Astronomy Picture of the Day

Discover the cosmos! Each day a different image or photograph of our fascinating universe is featured, along with a brief explanation written by a professional astronomer.

2015 April 15
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Mystic Mountain Dust Pillars
Image Credit: Hubble Legacy Archive, NASA, ESA; Processing & Copyright: David Forteza

Explanation: It's stars versus dust in the Carina Nebula and the stars are winning. More precisely, the energetic light and winds from massive newly formed stars are evaporating and dispersing the dusty stellar nurseries in which they formed. Located in the Carina Nebula and known informally as Mystic Mountain, these pillar's appearance is dominated by the dark dust even though it is composed mostly of clear hydrogen gas. Dust pillars such as these are actually much thinner than air and only appear as mountains due to relatively small amounts of opaque interstellar dust. About 7,500 light-years distant, the featured image was taken with the Hubble Space Telescope, digitally reprocessed by an industrious amateur, and highlights an interior region of Carina which spans about three light years. Within a few million years, the stars will likely win out completely and the entire dust mountain will be destroyed.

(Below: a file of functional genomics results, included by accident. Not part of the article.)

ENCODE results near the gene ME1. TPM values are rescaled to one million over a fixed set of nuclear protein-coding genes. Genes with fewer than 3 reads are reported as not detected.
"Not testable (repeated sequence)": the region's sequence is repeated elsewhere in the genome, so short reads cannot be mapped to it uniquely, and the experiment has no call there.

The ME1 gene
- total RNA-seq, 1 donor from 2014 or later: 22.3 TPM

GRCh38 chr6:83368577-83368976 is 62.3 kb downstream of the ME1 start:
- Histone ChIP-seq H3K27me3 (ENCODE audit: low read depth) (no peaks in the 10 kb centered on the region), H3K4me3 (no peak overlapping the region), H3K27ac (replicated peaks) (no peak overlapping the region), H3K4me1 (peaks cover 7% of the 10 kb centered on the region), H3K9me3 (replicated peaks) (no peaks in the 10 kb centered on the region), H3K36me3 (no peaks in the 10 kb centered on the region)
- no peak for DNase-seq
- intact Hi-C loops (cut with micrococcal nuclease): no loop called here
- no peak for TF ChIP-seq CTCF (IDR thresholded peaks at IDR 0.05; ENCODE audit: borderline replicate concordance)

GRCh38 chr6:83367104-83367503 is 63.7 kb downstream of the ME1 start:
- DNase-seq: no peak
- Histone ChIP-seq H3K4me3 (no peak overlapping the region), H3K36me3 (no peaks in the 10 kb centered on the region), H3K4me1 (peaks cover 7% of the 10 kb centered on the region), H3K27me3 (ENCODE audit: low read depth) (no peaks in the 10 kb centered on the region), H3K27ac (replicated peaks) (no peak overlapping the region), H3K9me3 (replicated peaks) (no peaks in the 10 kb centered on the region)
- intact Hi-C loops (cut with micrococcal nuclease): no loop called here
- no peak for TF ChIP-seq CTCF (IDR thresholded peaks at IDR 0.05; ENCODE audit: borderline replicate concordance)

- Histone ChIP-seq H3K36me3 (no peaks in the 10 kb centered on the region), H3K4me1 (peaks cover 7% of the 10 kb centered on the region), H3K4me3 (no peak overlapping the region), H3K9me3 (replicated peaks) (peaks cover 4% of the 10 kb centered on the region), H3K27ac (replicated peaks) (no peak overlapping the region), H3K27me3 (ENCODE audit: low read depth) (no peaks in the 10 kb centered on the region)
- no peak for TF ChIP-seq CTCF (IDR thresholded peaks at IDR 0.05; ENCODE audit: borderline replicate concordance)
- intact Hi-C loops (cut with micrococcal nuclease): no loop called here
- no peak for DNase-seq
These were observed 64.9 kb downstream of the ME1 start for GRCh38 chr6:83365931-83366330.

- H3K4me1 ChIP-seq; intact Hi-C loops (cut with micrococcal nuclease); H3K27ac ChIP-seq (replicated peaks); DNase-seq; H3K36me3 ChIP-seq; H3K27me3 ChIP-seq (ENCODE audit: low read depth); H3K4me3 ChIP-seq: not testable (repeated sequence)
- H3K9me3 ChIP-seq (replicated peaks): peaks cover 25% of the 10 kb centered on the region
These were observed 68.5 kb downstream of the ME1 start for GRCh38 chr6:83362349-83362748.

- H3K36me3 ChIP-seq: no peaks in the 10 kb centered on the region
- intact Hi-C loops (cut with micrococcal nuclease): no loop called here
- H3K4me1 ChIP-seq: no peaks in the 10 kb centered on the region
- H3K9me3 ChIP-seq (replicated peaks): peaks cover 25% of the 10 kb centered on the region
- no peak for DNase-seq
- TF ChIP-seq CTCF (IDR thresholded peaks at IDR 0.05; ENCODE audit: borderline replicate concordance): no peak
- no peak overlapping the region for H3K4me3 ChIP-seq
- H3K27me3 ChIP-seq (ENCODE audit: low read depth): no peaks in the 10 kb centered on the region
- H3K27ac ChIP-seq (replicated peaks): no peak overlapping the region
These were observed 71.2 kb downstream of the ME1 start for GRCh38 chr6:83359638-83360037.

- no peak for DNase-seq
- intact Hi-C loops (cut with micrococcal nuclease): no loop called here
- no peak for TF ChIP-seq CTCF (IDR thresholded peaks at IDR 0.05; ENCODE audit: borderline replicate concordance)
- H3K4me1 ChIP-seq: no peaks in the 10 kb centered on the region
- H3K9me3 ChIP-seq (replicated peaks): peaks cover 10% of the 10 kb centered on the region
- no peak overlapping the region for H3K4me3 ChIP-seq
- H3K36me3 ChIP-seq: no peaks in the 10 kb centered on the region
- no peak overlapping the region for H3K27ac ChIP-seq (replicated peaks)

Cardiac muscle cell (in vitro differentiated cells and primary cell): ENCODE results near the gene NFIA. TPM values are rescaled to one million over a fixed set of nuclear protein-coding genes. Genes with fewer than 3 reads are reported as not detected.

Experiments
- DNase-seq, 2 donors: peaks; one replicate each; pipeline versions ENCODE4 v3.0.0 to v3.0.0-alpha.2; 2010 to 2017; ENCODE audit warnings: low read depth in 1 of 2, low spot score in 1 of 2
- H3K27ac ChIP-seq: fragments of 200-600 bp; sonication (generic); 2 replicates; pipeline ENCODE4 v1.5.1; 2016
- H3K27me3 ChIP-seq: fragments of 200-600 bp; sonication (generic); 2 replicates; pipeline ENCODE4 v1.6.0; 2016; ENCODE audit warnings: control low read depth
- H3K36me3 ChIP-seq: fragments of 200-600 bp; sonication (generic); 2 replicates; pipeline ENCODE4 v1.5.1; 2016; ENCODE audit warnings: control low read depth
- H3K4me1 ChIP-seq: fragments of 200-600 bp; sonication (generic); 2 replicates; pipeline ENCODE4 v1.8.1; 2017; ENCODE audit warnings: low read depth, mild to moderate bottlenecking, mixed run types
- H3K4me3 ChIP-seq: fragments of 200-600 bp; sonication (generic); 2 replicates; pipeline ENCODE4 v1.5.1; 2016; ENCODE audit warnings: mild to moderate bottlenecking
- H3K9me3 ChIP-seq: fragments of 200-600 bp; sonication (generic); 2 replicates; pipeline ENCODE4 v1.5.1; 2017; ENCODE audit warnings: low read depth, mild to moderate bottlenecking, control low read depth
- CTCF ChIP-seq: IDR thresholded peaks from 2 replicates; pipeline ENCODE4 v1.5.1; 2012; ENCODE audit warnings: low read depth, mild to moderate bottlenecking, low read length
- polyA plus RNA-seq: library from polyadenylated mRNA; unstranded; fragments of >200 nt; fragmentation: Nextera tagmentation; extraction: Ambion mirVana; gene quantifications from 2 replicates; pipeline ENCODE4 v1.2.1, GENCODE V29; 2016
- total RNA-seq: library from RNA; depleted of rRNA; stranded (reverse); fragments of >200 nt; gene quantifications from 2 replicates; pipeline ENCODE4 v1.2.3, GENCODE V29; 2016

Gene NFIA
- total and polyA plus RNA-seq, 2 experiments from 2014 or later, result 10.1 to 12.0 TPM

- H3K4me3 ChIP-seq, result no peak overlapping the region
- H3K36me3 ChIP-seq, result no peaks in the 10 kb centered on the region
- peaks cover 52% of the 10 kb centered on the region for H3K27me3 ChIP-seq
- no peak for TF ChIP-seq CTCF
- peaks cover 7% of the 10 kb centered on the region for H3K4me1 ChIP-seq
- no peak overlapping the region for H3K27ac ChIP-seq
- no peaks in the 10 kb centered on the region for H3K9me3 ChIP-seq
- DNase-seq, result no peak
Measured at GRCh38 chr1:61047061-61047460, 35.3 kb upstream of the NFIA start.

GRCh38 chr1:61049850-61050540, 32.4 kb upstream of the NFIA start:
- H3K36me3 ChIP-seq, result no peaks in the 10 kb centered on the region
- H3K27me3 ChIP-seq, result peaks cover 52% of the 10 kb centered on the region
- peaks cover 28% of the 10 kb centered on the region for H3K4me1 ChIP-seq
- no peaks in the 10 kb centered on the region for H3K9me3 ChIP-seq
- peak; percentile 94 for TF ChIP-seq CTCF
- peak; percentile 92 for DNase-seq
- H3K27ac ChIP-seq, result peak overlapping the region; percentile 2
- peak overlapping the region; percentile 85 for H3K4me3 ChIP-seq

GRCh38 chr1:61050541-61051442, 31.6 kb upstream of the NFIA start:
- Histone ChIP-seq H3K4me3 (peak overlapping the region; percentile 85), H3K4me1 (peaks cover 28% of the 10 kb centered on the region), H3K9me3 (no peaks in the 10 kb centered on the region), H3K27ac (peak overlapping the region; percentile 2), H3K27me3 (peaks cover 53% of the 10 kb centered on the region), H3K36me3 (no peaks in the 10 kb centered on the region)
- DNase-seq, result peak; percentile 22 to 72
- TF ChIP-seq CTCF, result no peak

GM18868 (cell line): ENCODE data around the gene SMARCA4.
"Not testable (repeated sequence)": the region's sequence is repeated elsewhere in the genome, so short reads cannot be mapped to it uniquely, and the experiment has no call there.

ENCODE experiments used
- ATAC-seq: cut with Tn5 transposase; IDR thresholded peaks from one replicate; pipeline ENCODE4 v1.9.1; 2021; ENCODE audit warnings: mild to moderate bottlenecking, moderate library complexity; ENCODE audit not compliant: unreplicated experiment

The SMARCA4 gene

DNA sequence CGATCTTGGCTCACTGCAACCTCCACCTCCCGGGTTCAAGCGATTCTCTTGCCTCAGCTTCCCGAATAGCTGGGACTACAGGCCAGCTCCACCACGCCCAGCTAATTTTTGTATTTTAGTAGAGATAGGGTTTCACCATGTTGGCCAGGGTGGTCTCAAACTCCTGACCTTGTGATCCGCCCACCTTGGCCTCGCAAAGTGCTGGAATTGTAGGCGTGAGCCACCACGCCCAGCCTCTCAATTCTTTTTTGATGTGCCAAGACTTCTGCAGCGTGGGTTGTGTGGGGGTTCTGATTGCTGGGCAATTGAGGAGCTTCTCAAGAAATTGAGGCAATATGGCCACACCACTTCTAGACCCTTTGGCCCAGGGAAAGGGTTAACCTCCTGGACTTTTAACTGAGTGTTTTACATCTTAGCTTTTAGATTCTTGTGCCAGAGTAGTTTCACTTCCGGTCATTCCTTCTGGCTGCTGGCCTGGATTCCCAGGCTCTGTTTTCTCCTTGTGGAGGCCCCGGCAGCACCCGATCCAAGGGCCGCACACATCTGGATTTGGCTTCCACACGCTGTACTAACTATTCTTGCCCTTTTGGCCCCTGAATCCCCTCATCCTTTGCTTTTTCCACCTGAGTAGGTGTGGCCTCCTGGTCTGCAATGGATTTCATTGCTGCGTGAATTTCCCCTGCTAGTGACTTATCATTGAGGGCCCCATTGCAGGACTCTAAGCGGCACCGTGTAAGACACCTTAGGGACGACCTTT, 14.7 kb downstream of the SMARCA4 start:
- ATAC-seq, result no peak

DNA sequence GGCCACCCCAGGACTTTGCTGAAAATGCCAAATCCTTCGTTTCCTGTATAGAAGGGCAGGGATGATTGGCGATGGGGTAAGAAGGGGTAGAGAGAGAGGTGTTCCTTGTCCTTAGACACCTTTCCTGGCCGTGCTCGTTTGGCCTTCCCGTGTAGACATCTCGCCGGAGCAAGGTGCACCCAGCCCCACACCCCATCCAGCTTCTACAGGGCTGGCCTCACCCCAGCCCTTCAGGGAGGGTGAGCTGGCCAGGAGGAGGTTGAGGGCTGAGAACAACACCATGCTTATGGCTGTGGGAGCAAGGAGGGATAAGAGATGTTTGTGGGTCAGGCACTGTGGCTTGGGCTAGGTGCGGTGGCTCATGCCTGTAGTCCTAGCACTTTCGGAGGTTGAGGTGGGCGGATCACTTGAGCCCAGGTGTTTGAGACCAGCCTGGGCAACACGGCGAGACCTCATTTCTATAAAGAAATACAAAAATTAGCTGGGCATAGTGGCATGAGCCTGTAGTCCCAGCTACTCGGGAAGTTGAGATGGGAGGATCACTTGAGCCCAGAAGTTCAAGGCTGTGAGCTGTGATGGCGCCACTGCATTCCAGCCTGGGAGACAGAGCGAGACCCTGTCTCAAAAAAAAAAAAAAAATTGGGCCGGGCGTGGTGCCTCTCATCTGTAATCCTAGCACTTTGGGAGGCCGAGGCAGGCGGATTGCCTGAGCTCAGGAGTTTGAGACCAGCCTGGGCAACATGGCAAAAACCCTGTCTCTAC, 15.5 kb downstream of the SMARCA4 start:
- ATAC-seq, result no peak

Did you Know: This week is International Dark Sky Week?
Tomorrow's picture: open space

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